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Evangelical ‘Dead Raising Team’ Seeking Corpses for Resurrection Ministry

An evangelical group is looking for families to volunteer their dead loved ones to be prayed over and brought back to life. The Dead Raising Team (DRT), a group of evangelical Christians that believe they have the power to resurrect the dead, is hoping that people will allow them to intervene when their loved one passes.

Based in Washington and founded by Tyler Johnson, a graduate of Bethel’s School of Supernatural Ministry, the group claims that  it will stay for as long as is needed once a loved one dies and they are called in.

“Handling each situation with the utmost sensitivity, our team travels to the funeral home, morgue or family’s home where the deceased is being kept,” the DRT website explains, encouraging loved ones to volunteer their dead family members. “Upon arrival, we spend prayer time with the family, as well as the deceased.”

Yet, the DRT team does not only provide spiritual healing for the grief-stricken family; founder Tyler Johnson believes, based on a literally interpretation of Matthew 10:8, that he can physically raise the dead.

After the death of Johnson’s father, the grieving minister began to believe he had the power to resurrect other people’s loved ones in order to spare them the pain of losing someone dear. “This led Tyler to fling himself into praying for the dead whenever he got the chance,” the bio on the DRT website reads.  “Soon others heard about this, especially after resurrections began to take place, and began to join him.”

According to the DRT website, 11 people have actually been raised so far by the group, although details are not provided.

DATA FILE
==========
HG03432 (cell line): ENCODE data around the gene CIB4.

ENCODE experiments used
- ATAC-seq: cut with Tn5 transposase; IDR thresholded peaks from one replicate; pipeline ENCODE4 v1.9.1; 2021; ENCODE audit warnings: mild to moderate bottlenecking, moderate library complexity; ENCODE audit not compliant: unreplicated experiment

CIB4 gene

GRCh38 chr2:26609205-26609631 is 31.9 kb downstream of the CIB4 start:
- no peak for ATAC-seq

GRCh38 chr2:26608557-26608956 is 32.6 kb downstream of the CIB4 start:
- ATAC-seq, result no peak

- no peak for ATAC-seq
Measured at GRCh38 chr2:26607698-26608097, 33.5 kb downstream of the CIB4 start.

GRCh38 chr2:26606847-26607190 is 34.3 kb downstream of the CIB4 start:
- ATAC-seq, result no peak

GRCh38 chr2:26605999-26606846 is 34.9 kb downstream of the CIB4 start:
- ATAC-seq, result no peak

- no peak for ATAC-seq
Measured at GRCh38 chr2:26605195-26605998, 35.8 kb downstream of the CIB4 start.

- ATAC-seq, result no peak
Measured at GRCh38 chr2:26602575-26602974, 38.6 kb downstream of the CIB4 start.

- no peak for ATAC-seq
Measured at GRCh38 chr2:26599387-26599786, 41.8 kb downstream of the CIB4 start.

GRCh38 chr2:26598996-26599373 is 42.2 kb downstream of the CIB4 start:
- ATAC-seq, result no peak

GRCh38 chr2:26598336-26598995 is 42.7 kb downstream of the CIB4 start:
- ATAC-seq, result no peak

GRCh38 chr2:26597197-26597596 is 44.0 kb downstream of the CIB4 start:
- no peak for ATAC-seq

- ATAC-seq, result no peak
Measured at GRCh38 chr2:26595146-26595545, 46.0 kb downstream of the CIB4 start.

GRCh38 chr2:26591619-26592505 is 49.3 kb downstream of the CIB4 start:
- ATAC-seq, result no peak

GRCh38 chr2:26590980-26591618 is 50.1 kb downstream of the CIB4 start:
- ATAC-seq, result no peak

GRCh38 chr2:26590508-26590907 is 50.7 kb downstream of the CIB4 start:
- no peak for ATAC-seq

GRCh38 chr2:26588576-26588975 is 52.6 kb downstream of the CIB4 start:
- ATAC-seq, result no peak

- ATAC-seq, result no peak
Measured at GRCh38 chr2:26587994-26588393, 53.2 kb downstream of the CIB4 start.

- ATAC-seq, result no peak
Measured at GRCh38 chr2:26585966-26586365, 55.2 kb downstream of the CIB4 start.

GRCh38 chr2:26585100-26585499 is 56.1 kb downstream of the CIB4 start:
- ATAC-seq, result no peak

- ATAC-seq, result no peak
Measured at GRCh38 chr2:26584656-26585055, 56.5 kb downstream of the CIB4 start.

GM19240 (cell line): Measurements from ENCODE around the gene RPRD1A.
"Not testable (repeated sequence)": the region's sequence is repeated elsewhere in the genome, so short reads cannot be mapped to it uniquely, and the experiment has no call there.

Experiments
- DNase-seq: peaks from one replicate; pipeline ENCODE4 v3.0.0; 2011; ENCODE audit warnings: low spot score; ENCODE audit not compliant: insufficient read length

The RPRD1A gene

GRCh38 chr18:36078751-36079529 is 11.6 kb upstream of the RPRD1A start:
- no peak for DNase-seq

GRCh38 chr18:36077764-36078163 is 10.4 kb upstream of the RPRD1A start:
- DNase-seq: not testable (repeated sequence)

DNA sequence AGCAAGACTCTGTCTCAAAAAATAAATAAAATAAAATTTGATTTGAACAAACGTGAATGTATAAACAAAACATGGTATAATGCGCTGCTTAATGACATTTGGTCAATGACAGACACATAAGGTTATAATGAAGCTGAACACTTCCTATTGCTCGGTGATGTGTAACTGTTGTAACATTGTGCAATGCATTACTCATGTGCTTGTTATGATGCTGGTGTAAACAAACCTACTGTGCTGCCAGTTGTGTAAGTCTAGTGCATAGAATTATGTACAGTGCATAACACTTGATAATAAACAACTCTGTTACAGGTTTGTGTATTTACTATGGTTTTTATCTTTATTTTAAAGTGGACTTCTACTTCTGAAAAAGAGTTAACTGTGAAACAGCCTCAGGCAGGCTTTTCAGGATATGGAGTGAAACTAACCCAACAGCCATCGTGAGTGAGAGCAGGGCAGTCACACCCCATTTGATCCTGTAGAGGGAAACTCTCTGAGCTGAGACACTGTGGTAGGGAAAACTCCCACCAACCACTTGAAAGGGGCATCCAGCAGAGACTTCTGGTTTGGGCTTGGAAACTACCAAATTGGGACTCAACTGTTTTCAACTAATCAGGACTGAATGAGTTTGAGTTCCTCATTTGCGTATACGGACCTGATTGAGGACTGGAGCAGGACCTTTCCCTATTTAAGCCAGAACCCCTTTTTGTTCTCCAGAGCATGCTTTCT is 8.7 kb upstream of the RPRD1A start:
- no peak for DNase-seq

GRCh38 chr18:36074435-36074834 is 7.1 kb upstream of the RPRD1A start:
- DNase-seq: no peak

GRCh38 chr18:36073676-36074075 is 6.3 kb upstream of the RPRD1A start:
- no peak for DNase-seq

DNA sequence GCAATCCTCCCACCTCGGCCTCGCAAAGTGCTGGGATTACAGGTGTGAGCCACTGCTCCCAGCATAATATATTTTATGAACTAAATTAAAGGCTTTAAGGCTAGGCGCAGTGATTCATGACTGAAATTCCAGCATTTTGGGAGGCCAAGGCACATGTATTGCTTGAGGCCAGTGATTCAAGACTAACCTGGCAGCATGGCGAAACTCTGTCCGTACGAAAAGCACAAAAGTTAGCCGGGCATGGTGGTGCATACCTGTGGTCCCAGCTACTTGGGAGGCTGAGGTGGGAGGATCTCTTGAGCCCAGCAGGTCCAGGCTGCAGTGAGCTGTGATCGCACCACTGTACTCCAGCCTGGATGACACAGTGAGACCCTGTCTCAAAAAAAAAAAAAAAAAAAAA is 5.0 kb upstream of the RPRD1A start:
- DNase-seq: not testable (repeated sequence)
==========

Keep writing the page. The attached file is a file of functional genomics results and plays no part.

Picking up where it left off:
Now offering training throughout the country to other believers to help them realize their spiritual gift “somehow missed by a majority of Christianity,” the ministry has grown and the core team was even recently featured in a documentary called ‘Deadraisers’ which followed the all-male team as they traipsed across the country and prayed over the recently deceased.

During the filming, no resurrections occurred, or as BBC put it, “Sadly, those they pray for in the film remain resolutely dead.”

Yet the team remains convinced of their mission.

“The validity of Christianity hinges upon one reality: “Dead Raising. Without it, the whole of Christianity is a sham,” the team recently posted on their Facebook page. “Dead raising isn’t an off-shoot, borderline, fringe, idea. Dead raising is completely central to everything you believe.”

Photo Credit: DRT/Facebook


About the author

Tamar is a New York based freelance writer and photographer whose work has appeared in over 15 publications. You can catch her work regularly on Issue Hawk, Latest, Jspace, and MediaGlobal.